What works in education? Ah, but how well does it work? No, but how well compared to other things does it work? What are the most effective influences on achievement? What about all the things we wring our hands over that actually make trivial although positive differences (class size) or have no effect (learning styles)?
A work friend of mine, Teletha, put me on to "visible learning," John Hattie's meta-analysis of meta-analyses of effects on education for children and youth ages 4-20. I don't know whether Hattie has employed good criteria for the GIGO problem in meta-analysis, let alone meta-meta-analysis: garbage in, garbage out. This means that you don't want to include bad studies in your meta-analysis, so you have to have inclusion and exclusion criteria for the studies.
His point about a positive effect size is one that many researchers understand, but some policy makers might not (and some researchers don't understand, and some policy makers do): The purpose of an effect size is that it gives you a range of the magnitude of the effect and does not rely on a cut-off point, like the p value associated with the null hypothesis statistical test does. So I don't get too technical, perhaps you should look at this web page for an explanation of Hattie's logic: http://www.learningandteaching.info/teaching/what_works.htm.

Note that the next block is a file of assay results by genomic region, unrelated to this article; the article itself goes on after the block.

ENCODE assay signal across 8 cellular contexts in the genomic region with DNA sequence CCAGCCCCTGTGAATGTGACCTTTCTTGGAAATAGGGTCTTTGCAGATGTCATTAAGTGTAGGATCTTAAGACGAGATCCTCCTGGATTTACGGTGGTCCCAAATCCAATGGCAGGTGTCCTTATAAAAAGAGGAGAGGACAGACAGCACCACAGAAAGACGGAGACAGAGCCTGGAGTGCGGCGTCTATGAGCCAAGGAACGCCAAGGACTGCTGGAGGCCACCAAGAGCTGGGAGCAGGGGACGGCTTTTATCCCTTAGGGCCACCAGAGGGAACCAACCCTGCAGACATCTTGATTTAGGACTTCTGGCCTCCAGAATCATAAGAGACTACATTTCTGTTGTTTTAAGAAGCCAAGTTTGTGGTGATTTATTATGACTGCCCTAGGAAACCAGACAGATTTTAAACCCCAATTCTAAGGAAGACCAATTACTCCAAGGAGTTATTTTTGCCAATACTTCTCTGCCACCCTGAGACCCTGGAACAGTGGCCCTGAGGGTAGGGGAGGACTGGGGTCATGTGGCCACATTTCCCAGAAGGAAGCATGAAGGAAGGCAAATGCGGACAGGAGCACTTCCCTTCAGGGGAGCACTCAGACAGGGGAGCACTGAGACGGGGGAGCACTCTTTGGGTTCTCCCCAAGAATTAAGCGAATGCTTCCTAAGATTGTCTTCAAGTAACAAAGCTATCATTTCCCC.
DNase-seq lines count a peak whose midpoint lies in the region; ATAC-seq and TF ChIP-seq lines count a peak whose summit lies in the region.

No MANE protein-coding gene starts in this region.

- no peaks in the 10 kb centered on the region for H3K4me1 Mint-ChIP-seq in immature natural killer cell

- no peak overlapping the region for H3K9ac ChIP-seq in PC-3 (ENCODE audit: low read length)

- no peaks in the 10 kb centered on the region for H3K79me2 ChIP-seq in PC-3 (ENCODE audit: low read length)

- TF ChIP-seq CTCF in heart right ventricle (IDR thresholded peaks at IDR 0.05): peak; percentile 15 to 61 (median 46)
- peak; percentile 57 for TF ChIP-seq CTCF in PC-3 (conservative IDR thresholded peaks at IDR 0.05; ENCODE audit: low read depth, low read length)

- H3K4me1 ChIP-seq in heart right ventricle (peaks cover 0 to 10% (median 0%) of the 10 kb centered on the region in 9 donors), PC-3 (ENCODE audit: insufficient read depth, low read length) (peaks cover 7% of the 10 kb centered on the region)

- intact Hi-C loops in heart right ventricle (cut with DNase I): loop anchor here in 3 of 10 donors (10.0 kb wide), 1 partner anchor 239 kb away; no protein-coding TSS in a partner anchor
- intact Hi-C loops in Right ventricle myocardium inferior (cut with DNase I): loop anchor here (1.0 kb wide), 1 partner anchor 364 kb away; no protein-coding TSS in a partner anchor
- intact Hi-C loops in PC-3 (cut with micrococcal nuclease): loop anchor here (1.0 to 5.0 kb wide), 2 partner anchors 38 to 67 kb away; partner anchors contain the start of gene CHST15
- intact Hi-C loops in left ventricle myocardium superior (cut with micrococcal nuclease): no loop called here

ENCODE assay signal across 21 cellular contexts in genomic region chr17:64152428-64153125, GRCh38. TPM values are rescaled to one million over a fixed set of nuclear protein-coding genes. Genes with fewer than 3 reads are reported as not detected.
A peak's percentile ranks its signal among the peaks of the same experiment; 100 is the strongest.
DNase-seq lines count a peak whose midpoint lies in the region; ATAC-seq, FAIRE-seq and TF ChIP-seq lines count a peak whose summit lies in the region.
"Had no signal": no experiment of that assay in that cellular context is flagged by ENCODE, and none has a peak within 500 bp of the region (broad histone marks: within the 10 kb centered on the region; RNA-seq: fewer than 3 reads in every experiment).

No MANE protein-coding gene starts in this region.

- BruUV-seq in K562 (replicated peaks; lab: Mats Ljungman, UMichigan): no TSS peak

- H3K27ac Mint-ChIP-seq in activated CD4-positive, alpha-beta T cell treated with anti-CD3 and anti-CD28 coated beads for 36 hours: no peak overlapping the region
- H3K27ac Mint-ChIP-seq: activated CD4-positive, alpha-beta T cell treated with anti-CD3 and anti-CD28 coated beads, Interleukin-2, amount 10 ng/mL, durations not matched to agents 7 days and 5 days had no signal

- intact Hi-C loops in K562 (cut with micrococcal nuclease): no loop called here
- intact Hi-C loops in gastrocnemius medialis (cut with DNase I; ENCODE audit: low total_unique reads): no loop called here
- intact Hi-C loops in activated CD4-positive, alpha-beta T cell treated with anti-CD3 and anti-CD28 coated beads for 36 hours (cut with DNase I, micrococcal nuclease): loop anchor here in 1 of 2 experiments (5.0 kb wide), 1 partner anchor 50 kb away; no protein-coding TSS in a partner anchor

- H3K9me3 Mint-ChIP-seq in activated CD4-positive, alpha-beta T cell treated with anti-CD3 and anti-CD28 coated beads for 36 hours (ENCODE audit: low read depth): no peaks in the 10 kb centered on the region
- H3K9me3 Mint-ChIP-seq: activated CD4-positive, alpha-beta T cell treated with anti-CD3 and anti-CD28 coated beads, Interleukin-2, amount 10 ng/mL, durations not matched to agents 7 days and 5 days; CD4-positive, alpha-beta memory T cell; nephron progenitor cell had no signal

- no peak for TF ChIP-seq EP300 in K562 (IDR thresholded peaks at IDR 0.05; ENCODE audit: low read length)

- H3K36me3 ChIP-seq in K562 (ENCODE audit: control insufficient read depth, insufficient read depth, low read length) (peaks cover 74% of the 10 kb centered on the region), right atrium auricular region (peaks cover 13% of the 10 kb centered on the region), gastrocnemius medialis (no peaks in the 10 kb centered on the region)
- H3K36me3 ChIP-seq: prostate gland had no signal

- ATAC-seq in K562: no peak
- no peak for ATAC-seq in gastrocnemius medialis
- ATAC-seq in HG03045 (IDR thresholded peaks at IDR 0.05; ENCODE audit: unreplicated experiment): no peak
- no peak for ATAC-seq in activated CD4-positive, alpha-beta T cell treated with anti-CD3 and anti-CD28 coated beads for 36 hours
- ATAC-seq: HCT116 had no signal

He needs to be careful not to use .4 as a cut-off. Nevertheless, the point is well taken, especially when you understand the concept of standard deviations. Hattie has found that the mid-point of effects on educational achievement is .40 (40% of a pooled standard deviation), so effects less than that are relatively weak to the effects above that. And effects are on a continuum with a common metric, so you can tell how much more effective one variable is than another.
Now it's time to show you a couple of 15-minute videos of "visible learning." Part 1: http://www.youtube.com/watch?v=sng4p3Vsu7Y&feature=related. Part 2: http://www.youtube.com/watch?v=lS_AackYwEo&feature=related.